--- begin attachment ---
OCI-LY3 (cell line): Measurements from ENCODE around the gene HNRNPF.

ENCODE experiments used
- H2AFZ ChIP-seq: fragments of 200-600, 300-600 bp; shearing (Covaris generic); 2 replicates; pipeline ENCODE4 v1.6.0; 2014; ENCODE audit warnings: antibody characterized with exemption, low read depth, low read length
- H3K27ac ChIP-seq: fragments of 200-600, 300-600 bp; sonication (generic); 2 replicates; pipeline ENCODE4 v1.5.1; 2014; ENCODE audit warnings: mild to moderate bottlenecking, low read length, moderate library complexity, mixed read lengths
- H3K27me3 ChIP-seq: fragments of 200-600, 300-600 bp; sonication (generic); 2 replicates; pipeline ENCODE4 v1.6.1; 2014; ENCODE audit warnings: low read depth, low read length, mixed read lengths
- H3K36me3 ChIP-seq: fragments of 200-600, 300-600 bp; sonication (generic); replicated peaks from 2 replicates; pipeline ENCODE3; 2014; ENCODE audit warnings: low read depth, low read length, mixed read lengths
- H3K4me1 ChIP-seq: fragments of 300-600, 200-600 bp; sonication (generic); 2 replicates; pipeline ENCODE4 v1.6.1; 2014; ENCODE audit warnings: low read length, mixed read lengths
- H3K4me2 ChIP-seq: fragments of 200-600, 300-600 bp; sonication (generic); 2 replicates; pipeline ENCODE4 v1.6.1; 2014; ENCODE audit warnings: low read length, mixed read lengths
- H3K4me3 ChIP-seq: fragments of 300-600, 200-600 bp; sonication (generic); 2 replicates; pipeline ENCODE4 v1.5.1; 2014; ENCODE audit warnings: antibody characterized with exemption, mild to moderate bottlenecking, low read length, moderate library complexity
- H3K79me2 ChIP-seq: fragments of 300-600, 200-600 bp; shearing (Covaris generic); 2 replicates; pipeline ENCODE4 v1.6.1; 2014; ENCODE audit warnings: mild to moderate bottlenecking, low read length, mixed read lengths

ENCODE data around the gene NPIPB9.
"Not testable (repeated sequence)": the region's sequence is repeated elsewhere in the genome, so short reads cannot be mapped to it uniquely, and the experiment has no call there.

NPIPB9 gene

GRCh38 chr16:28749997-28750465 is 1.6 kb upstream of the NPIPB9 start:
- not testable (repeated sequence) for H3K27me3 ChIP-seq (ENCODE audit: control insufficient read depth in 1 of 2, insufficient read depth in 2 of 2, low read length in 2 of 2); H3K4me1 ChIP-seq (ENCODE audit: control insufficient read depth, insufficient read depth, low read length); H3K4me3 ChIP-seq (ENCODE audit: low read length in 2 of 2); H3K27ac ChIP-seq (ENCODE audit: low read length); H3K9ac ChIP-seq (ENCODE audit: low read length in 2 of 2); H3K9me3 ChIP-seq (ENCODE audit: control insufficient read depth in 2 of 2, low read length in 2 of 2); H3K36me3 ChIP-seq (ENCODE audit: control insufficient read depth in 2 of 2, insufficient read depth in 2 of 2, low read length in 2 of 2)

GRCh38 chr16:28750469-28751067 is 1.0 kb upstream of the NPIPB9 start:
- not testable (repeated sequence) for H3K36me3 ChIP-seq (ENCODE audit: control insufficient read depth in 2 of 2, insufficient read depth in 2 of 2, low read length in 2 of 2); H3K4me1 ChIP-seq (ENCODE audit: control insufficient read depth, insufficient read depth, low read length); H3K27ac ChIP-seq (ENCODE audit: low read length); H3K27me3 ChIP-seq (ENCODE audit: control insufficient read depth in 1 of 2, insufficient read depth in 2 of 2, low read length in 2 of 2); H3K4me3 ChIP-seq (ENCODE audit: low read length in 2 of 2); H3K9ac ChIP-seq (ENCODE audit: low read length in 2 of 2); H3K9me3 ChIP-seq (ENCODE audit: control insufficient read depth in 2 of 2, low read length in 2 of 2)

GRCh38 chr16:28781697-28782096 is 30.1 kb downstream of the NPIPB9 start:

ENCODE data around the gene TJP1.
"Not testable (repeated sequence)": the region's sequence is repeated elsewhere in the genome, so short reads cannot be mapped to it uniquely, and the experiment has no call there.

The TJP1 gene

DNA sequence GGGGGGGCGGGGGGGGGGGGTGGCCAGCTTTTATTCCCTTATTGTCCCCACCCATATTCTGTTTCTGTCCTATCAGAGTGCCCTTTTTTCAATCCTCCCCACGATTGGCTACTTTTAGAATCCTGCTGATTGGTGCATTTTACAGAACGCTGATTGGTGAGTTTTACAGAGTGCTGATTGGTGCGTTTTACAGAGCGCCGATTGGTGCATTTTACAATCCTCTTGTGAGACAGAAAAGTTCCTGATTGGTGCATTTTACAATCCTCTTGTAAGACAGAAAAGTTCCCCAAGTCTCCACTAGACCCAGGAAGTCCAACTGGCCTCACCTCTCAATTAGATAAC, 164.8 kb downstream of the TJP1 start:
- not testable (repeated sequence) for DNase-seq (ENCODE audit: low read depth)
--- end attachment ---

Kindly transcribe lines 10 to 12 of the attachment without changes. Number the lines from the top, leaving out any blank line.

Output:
- H3K79me2 ChIP-seq: fragments of 300-600, 200-600 bp; shearing (Covaris generic); 2 replicates; pipeline ENCODE4 v1.6.1; 2014; ENCODE audit warnings: mild to moderate bottlenecking, low read length, mixed read lengths

ENCODE data around the gene NPIPB9.
"Not testable (repeated sequence)": the region's sequence is repeated elsewhere in the genome, so short reads cannot be mapped to it uniquely, and the experiment has no call there.